Tell, Teach, Involve
Training and Learning Techniques for Emergency Notification and Incident Notification Personnel
“Tell me and I forget, teach me, and I may remember, involve me and I learn.”
In a critical situation, are your employees ready? When the stakes are high, will workers be able to send emergency alerts?
Teaching employees about an emergency notification system is one area that I hold close to my heart. If the staff is unsure how to use the system, your ability to send notifications in a crisis is at risk.
For example, at one college institution, a test message was sent without a clear indication that it was a test. Many people were upset that they were notified without clearly understanding it was a test. Many people were angry that they weren’t notified – if it had been an active shooter emergency, they could have been in danger.
It is vital to give your staff the opportunity to test an emergency notification system so they can become more comfortable with it. On-site, instructor-led courses, blended learning with online training, and a learning management system are viable training vehicles. I personally like the ability of an LMS to deliver content around the clock, at any location, and at the learner’s pace.
In addition, adding quizzes and management reports to monitor competency is valuable. Any of these training methods should be followed by exercises with the ENS.
Why are initial small-scale tests beneficial?
Start by planning small, specific tests of ENS features and scenarios. This facilitates a walkthrough of the functionality that was purchased. It also isolates the early errors to a very small group of test contacts.
Monitor and document where problems occurred. What functionality failed? What messages were confusing or incorrect? Was the staff confused or unable to perform the required actions at any point? The intent is to clean up as many issues as possible before running the more extensive and expensive full-system exercise.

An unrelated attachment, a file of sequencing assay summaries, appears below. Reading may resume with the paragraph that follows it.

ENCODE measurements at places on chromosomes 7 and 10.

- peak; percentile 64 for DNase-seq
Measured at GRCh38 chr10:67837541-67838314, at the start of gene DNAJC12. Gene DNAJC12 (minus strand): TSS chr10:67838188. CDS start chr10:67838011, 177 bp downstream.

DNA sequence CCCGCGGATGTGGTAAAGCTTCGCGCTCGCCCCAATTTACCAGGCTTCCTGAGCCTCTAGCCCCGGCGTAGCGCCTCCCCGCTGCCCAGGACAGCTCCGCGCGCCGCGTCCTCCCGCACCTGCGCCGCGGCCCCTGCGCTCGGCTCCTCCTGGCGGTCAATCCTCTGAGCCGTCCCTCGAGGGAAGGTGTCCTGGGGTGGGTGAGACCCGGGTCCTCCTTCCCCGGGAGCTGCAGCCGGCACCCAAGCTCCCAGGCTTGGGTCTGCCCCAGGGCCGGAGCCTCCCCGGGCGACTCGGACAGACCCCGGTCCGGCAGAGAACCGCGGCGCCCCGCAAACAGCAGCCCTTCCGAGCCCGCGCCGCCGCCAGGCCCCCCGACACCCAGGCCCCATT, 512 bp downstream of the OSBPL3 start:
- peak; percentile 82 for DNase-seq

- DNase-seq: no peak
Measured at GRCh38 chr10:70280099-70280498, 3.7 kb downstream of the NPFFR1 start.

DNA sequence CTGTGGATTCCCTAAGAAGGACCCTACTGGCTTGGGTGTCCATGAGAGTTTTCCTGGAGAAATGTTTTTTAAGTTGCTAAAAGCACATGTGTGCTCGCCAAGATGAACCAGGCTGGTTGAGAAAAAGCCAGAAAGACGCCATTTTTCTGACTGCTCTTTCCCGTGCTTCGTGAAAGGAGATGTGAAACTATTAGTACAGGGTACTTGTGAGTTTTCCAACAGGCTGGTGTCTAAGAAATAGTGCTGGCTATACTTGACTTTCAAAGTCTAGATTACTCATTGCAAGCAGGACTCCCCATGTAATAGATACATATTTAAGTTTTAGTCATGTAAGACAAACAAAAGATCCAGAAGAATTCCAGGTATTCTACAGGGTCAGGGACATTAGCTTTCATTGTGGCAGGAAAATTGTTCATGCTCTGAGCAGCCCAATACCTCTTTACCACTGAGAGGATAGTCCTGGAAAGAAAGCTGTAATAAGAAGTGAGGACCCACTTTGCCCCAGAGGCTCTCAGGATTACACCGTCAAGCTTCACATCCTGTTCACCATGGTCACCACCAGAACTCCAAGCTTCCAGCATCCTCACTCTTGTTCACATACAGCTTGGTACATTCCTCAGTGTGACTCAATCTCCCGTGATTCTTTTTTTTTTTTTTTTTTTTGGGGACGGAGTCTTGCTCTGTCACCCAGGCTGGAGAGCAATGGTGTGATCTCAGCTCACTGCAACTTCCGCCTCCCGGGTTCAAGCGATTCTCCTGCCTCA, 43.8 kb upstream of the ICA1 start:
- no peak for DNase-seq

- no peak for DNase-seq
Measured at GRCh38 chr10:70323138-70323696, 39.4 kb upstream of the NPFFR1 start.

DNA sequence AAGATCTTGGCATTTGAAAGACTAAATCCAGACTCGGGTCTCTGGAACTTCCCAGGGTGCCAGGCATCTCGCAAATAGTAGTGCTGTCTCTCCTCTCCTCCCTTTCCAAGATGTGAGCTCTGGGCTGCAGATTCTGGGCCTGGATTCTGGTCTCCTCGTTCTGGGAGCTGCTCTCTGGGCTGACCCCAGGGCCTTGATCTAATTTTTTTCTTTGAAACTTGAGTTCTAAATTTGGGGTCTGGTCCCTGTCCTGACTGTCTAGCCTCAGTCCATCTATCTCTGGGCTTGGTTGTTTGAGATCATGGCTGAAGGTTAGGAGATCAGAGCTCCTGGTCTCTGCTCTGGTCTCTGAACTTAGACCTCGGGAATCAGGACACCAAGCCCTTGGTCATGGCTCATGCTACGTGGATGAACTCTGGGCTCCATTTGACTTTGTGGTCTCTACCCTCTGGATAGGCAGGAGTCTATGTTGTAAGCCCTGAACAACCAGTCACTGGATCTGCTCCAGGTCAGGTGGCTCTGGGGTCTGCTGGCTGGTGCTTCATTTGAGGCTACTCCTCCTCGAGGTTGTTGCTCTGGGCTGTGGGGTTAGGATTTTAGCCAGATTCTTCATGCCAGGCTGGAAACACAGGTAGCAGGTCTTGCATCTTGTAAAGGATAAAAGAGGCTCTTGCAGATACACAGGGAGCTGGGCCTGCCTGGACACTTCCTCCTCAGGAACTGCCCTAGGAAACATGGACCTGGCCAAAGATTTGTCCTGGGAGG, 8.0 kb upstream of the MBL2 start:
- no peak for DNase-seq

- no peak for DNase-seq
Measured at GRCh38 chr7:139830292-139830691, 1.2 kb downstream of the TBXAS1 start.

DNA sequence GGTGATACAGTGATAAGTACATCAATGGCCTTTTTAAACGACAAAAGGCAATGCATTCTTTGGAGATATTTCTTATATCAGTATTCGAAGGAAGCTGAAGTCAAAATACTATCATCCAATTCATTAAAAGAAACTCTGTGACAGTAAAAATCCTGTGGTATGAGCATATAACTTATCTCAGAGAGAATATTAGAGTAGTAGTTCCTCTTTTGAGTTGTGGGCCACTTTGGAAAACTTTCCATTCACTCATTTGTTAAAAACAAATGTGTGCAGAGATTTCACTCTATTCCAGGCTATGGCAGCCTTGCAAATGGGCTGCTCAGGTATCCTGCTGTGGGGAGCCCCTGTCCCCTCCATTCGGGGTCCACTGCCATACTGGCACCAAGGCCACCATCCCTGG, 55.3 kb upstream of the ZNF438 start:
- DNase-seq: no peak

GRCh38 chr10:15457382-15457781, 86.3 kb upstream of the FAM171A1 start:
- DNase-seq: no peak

Conduct an awareness campaign with key stakeholders that details what will happen, what is expected of them, why you are testing, when it will occur, and what results should be expected. A feedback form may also be used to collect participant feedback.
In addition, during the small tests, define your broadcast settings and fine-tune them based on your results. How many cycles of notifications will make up your test? How much time should lapse between broadcasts? What are the most popular contact paths? Is the order in which people are contacted most effective? Devote the necessary time and resources to evaluate all key questions relating to your emergency notification system.
Modify the system based on after action reporting
After action reporting is crucial. Collecting input from managers, employees, and recipients is important to help prevent problems during a real crisis.
Collect and review after action reports. Are there common themes or problems, critical areas requiring further training, etc.? Hopefully, you’ll be able to identify system trends and modify the system to improve your performance.
It is also critical to get information from recipients who did not confirm the message. Did respondents get the message? Were you able to reach their secondary contact paths? These are just some of the questions you should consider.
Train employees on your emergency notification system to ensure that they know how to respond in a critical situation.